By AMY LINDBLOM
It's a GEM, short for Global Electric Motorcar. And it's the latest vehicle in the Tuolumne County Sheriff's Department fleet.
But even though it has flashing emergency lights and sheriff's decals, its top speed of 25 mph prevents it from chasing suspects or lead-footed drivers.
"I did hit the lights, however, when a guy yelled at me one day for going too slow," said Howard Autry, staff service analyst for the sheriff's department.
Autry's GEM he's the only sheriff department employee allowed to drive it so far has 30 miles on it, racked up mostly by going between the sheriff's department on Lower Sunset Drive and the county administration office on Green Street.
Yet Autry has also taken occasional trips to DMV on Morningstar Drive, the District Attorney's Office on North Washington Street and Staples in Sonora Crossroads shopping center.
The GEM can be legally driven on streets with 35 mph or lower speed limit.
"You won't find me up at The Junction. Mono Way is 45 mph," Autry said.
Autry "like Gene without the money," as he puts it is a number cruncher for the sheriff's department. He turns 73 today. He was hired by Sheriff Dick Rogers three years ago to prepare the department's budget, apply for and administer grant money and approve all vehicle purchases.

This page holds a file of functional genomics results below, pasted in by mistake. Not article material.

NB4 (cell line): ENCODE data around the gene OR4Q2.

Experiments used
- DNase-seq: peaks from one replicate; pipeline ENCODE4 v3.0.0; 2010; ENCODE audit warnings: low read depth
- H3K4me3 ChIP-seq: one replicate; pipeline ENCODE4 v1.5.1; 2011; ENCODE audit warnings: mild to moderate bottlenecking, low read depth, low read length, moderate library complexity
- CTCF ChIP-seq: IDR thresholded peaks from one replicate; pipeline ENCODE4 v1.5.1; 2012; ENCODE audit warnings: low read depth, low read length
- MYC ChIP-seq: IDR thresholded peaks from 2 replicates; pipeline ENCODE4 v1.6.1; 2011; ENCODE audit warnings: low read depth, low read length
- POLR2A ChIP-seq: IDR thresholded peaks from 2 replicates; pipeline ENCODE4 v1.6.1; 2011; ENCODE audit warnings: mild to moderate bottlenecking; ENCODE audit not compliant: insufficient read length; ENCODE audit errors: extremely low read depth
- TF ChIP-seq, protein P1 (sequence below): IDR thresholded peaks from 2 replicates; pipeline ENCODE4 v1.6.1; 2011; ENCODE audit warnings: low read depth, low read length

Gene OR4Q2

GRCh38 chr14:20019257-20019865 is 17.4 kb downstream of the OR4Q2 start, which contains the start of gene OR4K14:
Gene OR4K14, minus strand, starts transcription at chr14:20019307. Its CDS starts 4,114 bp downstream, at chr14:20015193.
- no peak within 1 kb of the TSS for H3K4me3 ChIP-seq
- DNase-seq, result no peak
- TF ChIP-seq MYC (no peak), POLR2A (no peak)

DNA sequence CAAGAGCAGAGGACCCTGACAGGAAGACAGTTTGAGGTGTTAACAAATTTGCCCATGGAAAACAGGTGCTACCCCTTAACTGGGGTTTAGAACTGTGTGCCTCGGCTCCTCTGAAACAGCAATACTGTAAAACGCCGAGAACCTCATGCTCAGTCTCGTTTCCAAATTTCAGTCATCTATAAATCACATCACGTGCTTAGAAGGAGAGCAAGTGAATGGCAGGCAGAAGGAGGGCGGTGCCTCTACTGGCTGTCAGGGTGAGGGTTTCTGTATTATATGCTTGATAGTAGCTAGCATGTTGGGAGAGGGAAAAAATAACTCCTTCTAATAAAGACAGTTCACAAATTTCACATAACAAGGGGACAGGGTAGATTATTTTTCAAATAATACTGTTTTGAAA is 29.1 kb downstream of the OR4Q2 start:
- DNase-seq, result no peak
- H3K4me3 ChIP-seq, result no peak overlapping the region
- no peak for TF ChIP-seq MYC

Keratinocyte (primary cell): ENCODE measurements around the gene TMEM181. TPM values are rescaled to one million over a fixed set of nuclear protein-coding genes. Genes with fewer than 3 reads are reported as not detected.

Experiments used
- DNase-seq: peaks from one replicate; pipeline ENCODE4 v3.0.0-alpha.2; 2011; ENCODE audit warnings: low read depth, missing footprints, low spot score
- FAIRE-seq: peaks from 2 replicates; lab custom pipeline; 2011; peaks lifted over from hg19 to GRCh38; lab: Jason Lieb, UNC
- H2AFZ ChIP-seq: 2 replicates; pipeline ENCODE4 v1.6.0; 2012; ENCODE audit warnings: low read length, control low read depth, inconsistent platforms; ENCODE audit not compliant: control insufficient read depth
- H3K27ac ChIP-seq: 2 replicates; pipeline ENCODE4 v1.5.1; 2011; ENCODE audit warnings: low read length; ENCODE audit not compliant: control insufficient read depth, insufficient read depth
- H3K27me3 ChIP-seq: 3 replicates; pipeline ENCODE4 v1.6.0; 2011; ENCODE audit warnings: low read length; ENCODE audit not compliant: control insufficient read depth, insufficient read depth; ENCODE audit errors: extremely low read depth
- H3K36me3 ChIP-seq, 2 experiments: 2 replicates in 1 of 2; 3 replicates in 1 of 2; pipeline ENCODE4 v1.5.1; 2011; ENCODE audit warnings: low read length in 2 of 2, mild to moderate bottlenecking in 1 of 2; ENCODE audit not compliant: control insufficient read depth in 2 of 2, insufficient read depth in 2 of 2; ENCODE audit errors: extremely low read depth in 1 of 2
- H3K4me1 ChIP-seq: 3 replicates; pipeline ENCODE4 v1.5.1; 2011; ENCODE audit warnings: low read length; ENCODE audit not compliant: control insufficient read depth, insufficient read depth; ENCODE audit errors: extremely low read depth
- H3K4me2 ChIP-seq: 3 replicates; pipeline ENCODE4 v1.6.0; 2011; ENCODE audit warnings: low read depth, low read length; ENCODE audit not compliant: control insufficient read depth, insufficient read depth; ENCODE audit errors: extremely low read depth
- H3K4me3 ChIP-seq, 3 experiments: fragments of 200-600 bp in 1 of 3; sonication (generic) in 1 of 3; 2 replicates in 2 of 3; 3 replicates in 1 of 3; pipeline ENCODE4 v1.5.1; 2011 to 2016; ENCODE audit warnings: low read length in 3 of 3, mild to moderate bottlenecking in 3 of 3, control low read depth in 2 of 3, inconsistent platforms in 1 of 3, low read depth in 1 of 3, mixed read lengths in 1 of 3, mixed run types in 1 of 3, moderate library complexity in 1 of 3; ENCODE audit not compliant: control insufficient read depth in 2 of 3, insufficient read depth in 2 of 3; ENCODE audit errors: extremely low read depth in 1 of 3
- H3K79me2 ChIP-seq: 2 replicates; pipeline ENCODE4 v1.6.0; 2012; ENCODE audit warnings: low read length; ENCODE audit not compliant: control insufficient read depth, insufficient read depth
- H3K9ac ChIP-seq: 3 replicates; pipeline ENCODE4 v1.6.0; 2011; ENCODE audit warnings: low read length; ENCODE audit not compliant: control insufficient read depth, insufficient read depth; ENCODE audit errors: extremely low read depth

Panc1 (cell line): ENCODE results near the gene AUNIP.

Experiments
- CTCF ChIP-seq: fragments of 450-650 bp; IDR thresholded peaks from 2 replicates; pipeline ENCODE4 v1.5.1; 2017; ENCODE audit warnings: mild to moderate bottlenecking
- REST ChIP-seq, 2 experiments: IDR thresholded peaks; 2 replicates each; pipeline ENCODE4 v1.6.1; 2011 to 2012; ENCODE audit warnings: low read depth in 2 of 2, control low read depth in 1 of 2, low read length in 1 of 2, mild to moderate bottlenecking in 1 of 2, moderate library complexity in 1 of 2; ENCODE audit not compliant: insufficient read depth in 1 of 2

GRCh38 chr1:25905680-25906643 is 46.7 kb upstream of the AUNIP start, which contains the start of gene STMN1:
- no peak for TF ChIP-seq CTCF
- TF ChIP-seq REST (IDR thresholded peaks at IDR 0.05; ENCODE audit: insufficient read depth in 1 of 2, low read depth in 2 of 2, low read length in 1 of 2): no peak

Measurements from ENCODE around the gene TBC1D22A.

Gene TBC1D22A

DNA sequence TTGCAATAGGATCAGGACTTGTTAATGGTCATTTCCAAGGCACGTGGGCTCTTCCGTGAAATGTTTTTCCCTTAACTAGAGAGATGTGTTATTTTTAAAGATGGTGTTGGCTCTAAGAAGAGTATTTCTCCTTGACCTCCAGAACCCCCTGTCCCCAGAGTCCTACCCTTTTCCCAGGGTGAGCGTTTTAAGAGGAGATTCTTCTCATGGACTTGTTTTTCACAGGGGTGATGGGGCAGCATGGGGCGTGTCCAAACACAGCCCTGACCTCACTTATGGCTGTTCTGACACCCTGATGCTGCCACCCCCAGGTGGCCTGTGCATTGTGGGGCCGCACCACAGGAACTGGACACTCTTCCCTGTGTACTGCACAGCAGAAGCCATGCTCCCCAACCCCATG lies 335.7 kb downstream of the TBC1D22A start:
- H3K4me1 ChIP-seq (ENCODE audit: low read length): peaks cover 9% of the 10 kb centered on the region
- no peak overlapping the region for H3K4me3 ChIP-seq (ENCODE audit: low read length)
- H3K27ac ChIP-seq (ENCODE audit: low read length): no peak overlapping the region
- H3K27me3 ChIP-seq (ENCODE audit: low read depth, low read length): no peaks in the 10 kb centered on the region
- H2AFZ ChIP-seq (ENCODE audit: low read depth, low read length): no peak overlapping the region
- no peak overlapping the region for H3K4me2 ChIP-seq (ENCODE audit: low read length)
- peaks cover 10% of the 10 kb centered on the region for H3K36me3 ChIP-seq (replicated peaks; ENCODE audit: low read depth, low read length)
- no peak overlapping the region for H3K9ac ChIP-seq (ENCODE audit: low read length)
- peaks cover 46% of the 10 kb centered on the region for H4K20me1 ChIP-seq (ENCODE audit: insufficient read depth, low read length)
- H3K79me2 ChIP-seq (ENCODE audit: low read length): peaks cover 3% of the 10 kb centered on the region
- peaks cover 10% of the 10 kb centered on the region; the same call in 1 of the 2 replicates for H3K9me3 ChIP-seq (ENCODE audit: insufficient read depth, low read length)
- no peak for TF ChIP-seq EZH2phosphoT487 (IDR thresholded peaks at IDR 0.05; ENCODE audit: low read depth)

His job requires him to take lots of papers to the county administration building only two blocks away, but up a fairly steep hill. Autry, who has emphysema, used to walk the route or drive his car.
But the hills were hard on his lungs and the car was hard to park.
So when Autry received a flier in the mail offering a special deal from DaimlerChrysler to law enforcement agencies for a GEM, he thought it was a practical and affordable solution to his problem.
The list price for a GEM with all the optional equipment like the one Autry drives would cost $9,364.
But Autry got it for $3,475. It has hard doors, larger tires than the golf cart version, room for two passengers and a rear cargo area.